A growing body of research published over the past three decades provides powerful evidence that demonstrates the effectiveness of mindfulness-based stress reduction and mindfulness-based interventions in improving health outcomes for many physical and mental health conditions. Some of the research findings include:
Mindfulness Leads to Positive Changes in the Brain
(2011) In this study conducted by Sara Lazar, PhD, of the MGH Psychiatric Neuroimaging Research Program, an 8-week class in mindfulness-based stress reduction (MBSR) lead to measurable changes in brain regions associated with memory, self-awareness, empathy, and stress. The study found that mindfulness practice increased grey matter density in the hippocampus, an important region of the brain for learning and memory. And decreased grey matter density in the amygdala, which is the brain’s “fight or flight” center. Watch Dr. Lazar describe the study below:
Mindfulness Leads to Positive Effects on Brain and Immune Function
(2002) Richard Davidson of the University of Wisconsin, Madison, conducted a randomized, controlled study on the effects on brain and immune function of an 8-week MBSR course. The study found greater activation on the left side of brain, associated with more positive affect. The study also found significant increases in immune function re: the influenza virus.
Mindfulness Lowers Blood Pressure
(2013) In a study published in Psychosomatic Medicine: Journal of Biobehavioral Medicine, MBSR was found to lower blood pressure for patients with borderline high blood pressure or “prehypertension.”
Mindfulness-Based Relapse Prevention Produces Significantly Less Relapse Risk
(2014) This study published in JAMA Psychiatry found that for individuals in aftercare following initial treatment for substance abuse disorders, Mindfulness-Based Relapse Prevention and Relapse Prevention produced significantly reduced relapse risk to drug use and heavy drinking compared with treatment as usual.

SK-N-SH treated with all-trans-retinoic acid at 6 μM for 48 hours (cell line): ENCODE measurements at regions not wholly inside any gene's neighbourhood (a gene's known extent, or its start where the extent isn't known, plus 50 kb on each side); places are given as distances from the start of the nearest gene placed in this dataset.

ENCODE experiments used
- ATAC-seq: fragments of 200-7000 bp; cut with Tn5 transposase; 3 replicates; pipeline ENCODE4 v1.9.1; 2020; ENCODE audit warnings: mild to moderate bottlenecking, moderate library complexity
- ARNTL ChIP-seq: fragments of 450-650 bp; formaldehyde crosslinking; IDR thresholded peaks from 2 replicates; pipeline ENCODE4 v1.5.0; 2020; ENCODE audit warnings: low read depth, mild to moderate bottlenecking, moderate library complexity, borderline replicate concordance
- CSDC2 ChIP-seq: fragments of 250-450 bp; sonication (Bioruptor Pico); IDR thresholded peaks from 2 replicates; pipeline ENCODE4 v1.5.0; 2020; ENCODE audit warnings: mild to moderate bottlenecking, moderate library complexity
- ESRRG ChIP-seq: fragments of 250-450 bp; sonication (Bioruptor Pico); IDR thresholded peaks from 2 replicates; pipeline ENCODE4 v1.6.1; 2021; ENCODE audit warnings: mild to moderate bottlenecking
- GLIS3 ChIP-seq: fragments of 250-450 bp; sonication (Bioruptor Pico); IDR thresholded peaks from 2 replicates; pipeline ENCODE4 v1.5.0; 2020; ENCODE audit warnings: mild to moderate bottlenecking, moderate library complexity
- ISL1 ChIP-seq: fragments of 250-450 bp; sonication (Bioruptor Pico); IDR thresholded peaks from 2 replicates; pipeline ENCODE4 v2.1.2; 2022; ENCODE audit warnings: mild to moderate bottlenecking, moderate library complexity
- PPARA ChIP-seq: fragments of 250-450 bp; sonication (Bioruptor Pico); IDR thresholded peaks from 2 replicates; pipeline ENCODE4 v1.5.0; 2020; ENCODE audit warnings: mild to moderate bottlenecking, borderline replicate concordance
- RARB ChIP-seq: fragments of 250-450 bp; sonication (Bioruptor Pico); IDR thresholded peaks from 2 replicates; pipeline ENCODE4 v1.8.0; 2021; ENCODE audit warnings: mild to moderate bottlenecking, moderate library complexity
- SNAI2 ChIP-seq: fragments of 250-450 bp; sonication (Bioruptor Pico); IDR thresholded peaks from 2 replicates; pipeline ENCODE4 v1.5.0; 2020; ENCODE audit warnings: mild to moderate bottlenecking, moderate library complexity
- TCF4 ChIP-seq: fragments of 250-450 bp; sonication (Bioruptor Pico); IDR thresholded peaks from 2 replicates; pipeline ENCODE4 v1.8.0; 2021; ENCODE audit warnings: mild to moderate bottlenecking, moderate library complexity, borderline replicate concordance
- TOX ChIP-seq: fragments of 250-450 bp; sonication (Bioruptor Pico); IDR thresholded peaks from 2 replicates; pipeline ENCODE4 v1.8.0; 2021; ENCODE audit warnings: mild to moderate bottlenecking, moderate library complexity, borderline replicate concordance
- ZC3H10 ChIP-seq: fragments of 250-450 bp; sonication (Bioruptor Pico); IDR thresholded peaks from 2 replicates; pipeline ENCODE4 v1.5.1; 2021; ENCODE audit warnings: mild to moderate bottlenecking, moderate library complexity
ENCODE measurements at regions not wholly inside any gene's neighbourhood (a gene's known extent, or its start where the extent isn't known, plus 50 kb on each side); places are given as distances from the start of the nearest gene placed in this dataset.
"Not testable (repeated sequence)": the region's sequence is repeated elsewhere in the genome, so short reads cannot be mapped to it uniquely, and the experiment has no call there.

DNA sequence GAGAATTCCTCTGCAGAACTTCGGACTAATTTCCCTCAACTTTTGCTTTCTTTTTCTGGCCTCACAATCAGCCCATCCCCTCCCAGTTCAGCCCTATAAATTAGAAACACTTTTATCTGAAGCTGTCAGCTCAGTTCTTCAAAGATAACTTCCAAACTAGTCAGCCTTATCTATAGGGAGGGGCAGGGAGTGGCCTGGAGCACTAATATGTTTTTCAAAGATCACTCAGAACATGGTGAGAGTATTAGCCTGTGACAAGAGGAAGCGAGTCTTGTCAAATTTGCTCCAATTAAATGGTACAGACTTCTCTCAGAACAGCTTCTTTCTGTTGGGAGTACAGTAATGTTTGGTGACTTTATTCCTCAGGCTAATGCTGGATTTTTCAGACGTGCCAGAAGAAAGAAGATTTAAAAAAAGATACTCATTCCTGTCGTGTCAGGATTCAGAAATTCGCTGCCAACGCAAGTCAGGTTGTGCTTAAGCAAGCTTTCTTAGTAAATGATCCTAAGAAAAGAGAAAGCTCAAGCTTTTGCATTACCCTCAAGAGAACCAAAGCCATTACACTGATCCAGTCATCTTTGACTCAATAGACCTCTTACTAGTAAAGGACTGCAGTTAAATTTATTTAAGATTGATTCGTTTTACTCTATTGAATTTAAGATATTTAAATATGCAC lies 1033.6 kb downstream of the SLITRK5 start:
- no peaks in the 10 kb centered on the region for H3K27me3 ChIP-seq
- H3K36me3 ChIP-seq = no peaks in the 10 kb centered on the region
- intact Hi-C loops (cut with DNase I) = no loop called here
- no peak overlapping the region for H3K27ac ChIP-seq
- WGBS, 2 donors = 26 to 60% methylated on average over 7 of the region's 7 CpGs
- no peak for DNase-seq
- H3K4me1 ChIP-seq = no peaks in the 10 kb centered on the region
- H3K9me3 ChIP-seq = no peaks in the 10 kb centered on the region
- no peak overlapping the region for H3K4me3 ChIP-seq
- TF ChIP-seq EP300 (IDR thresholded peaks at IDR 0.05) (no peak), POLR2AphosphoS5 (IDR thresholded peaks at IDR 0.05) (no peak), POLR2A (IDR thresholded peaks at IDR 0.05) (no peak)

Mindfulness Decreases Pain
(2010) Zen meditators showed structural brain changes (in terms of cortical thickness) related to decreased sensitivity to thermal pain in pain-related brain regions using fMRI (Functional Magnetic Resonance Imaging).
Mindfulness Decreases Burnout
(2012) A study published in the International Journal of Psychiatry in Medicine found that a continuing education course of mindfulness-based stress reduction was associated with significant improvements in burnout scores and mental well-being for a broad range of healthcare providers.
Other studies have found that the benefits of mindfulness include:
Reduced Rumination (Chambers et al., 2008)
Stress Reduction (Hoffman et al. 2010)
Boosts to Working Memory (Jha et al, m2010)
Greater Focus (Moore and Malinowski, 2009)
Less Emotional Reactivity (Ortner et al., 2007)
Greater Cognitive Flexibility (Davidson, 2000; Davidson, Jackson, & Kalin, 2000)
Relationship satisfaction (Barnes et al., 2007, Dekeyser el al., 2008, Barnes et al., 2007; Wachs & Cordova, 2007)